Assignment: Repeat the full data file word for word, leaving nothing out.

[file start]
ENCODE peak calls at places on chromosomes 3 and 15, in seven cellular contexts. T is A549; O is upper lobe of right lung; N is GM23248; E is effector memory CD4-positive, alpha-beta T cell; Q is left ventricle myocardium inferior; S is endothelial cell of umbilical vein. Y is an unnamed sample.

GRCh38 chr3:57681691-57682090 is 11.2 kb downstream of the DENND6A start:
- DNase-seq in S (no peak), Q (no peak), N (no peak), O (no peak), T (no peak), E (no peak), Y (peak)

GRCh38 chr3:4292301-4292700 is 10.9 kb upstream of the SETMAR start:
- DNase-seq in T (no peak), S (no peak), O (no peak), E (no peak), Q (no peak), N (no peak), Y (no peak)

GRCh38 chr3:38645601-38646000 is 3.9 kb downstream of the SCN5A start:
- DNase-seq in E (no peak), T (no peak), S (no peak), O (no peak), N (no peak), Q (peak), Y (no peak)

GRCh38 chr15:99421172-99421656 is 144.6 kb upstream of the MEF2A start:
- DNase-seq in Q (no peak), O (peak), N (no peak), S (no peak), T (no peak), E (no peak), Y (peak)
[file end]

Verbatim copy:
ENCODE peak calls at places on chromosomes 3 and 15, in seven cellular contexts. T is A549; O is upper lobe of right lung; N is GM23248; E is effector memory CD4-positive, alpha-beta T cell; Q is left ventricle myocardium inferior; S is endothelial cell of umbilical vein. Y is an unnamed sample.

GRCh38 chr3:57681691-57682090 is 11.2 kb downstream of the DENND6A start:
- DNase-seq in S (no peak), Q (no peak), N (no peak), O (no peak), T (no peak), E (no peak), Y (peak)

GRCh38 chr3:4292301-4292700 is 10.9 kb upstream of the SETMAR start:
- DNase-seq in T (no peak), S (no peak), O (no peak), E (no peak), Q (no peak), N (no peak), Y (no peak)

GRCh38 chr3:38645601-38646000 is 3.9 kb downstream of the SCN5A start:
- DNase-seq in E (no peak), T (no peak), S (no peak), O (no peak), N (no peak), Q (peak), Y (no peak)

GRCh38 chr15:99421172-99421656 is 144.6 kb upstream of the MEF2A start:
- DNase-seq in Q (no peak), O (peak), N (no peak), S (no peak), T (no peak), E (no peak), Y (peak)